• 1/4 cup pitted kalamata olives, (or olives of choice) chopped
  • 1 tablespoon chopped fresh oregano
  • Cooking spray


Preheat oven to 350° F.

Heat oil in a large nonstick skillet over medium-high heat. Add onion to pan; sauté 3 minutes or until onion is tender. Set aside.

Lightly spoon flour into dry measuring cups; level with a knife. Combine flour, baking soda and salt in a large bowl; make a well in the center of the mixture. Combine buttermilk, butter and egg whites, stirring with a whisk. Add buttermilk mixture to flour mixture, stirring just until moist. Fold in onion, olives and oregano.

Spread batter into an 8×4 inch loaf pan coated with cooking spray. Bake for 45 minutes or until a wooden pick inserted in center comes out clean. Cool 10 minutes in pan on a wire rack before removing from the pan.

Cool completely on a wire rack.


Roasted Baby Eggplant

Serves 6


  • 6 baby or small, thin eggplants (about 3 pounds)
  • 3 lemons
  • 2 cloves garlic, thinly sliced
  • 12 sprigs fresh oregano
  • 1 teaspoon kosher salt
  • 1/2 teaspoon freshly ground black pepper
  • 1/2 cup olive oil
  • 8 ounces Feta cheese, sliced for serving
  • Olives for garnish


Heat oven to 450°F. Slice each eggplant in half lengthwise, cutting only about 3/4 of the way through so the eggplant halves remain attached at the top. Arrange the eggplants in a baking dish at least 2 inches deep, such as a 9-by-13-inch pan.

Thinly slice 1 lemon. Squeeze the juice from the remaining 2 lemons. Insert the lemon slices into the slit in each eggplant, then press some garlic and oregano into each slit. Season with the salt and pepper. Drizzle the eggplants with the lemon juice and oil. Cover with foil and roast, basting frequently with the juices in the dish, until the eggplants are very soft, about 40 minutes.

Remove foil and roast for 5 more minutes. Transfer to individual plates and top with the pan juices, olives and Feta.

Red Peppers Stuffed with Feta, Orzo, Lemon & Oregano

Yields 4 peppers.

Cooking the peppers uncovered gives them a delicious, roasted flavor. Serve them with a little of the pan juices spooned over the top. A red pepper is practically ready-made for stuffing. Just trim away ribs and shake out seeds. Look for pretty peppers with relatively flat bottoms so they stay upright as they bake.


  • 4 tablespoons olive oil
  • 1 medium red onion, cut into large dice
  • 2 1/2 oz. kale, washed and torn into bite-size pieces (2 cups lightly packed)
  • Kosher salt and freshly ground black pepper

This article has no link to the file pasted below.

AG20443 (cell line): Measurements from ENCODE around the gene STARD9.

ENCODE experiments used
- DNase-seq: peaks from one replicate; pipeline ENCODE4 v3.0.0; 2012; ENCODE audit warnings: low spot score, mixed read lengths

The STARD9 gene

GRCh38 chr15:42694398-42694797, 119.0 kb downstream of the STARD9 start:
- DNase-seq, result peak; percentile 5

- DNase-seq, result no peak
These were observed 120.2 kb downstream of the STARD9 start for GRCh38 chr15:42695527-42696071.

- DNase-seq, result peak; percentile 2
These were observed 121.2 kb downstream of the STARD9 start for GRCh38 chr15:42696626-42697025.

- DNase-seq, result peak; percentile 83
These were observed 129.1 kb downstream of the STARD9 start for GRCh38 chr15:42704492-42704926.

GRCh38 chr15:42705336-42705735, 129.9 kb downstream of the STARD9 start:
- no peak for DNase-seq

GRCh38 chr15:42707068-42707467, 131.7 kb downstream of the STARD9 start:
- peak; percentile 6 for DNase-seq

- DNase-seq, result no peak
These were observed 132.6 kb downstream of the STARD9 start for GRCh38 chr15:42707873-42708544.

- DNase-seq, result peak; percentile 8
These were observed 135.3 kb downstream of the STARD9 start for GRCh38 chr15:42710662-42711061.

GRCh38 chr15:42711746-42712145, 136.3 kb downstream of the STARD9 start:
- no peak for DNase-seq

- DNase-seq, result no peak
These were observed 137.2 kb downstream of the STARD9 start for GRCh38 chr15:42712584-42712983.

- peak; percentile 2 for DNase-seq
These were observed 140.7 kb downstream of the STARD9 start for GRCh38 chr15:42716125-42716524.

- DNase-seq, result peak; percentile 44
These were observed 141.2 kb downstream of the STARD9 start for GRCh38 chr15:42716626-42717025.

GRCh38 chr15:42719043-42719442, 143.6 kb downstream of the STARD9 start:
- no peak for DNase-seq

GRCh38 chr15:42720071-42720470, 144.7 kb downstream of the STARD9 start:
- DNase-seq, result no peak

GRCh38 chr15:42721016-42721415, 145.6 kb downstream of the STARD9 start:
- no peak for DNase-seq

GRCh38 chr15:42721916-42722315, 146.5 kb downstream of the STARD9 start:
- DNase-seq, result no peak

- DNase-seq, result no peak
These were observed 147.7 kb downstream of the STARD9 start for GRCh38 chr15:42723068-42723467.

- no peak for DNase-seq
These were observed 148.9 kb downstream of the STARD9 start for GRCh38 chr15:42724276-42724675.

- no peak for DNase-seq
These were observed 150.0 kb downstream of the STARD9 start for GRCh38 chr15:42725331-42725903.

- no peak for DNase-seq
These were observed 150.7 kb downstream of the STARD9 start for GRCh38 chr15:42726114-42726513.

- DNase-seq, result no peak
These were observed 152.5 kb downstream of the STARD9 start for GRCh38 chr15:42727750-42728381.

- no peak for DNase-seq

• 1 2/3 cups cooked orzo, cooled (from 3/4 cup raw orzo)
  • Grated zest from 1/2 lemon
  • 2 tablespoons fresh lemon juice (from about 1/2 lemon)
  • 1/4 lb. feta cheese
  • 1 teaspoon. chopped fresh oregano or 1/2 teaspoon dried
  • 11/2 teaspoon chopped fresh thyme
  • 1 tablespoons chopped fresh flat-leaf parsley
  • 8 Kalamata olives, pitted and chopped
  • 4 medium red bell peppers
  • 11/2 cups dry white wine or water


Heat the oven to 350°F. Heat 2 tablespoons of the oil in a large skillet until moderately hot. Add the red onion and cook over moderate heat, stirring occasionally until soft, about 5 minutes. Add the kale and cook, stirring often, until wilted and tender, 5 to 7 minutes. Season with a little salt and pepper and set aside.

In a medium bowl, combine the onion and kale with the cooked orzo, lemon zest, lemon juice, feta cheese, oregano, thyme, parsley and olives. Toss gently until combined and season with salt and pepper.

Slice off the top 1/2 inch of each pepper and reserve. With a paring knife, cut away the ribs and discard.

Turn the pepper upside down and pat it to get all the seeds to fall out. Divide the orzo filling among the peppers. Replace the top of each pepper.

Put the peppers in a medium baking dish and sprinkle them with the remaining 2 tablespoons olive oil and season with salt and pepper. Pour the wine in the pan. Bake until the peppers are very tender and slightly blackened on top, about 1-1/2 hours.

Grilled Shrimp with Lemon and Oregano

6 servings.


  • 3 lbs jumbo shrimp in shell
  • 4 large garlic cloves
  • 3/4 teaspoon salt
  • 5 tablespoons fresh lemon juice
  • 1/2 teaspoon black pepper
  • 3/4 cup olive oil
  • 1/4 cup finely chopped fresh oregano (from 1 bunch)
  • 3 lemons, each cut into 6 wedges


Snip through the shells of the shrimp along the middle of the back using kitchen shears, exposing the vein and but leaving the tail and adjoining segment of shell intact. Devein shrimp, leaving shells in place.

Mince and mash garlic to a paste with salt using a large heavy knife. Transfer to a blender along with lemon juice and pepper and blend until smooth. With motor running, add oil in a slow stream, blending until emulsified. Transfer dressing to a bowl and stir in chopped oregano.

Prepare grill for cooking over direct heat with medium-hot charcoal (moderate heat for gas).

Toss shrimp with 1/4 cup ot the dressing in a large bowl and marinate no more than 15 minutes. (Texture of shrimp will change if marinated too long.)

Lightly brush lemon wedges with some of remaining dressing and grill, turning over once, until grill marks appear, 3 to 5 minutes. Transfer to a large platter.

Grill shrimp on lightly oiled grill rack (covered only if using a gas grill), turning over once, until just cooked through, 6 to 7 minutes total. Transfer shrimp as soon as they turn pink to the platter with the lemons.

Serve with remaining dressing.

Lemony Pasta with Cherry Tomatoes, Mozzarella and Fresh Oregano

6 servings


  • Coarse sea salt
  • 1 pound chiocciole or other small tube-shaped pasta
  • 1/2 cup extra-virgin olive oil
  • 2 lemons, room temperature
  • 3/4 pound fresh mozzarella, cut into 1/4-inch pieces
  • 1 1/2 pints cherry tomatoes (3 cups), quartered
  • 1/3 cup whole fresh oregano leaves
  • Freshly ground black pepper


Bring a large pot of salted water to boil. Add pasta and cook until al dente. Drain.

Finely grate the zest of 1 lemon into a large bowl. Add cheese, tomatoes and oregano; toss to combine.

Squeeze 4 tablespoons juice from the lemons into a small bowl and whisk together lemon juice, olive oil and a generous pinch of salt and pepper. Add pasta and lemon dressing to tomato mixture and mix well; adjust seasoning. Serve immediately.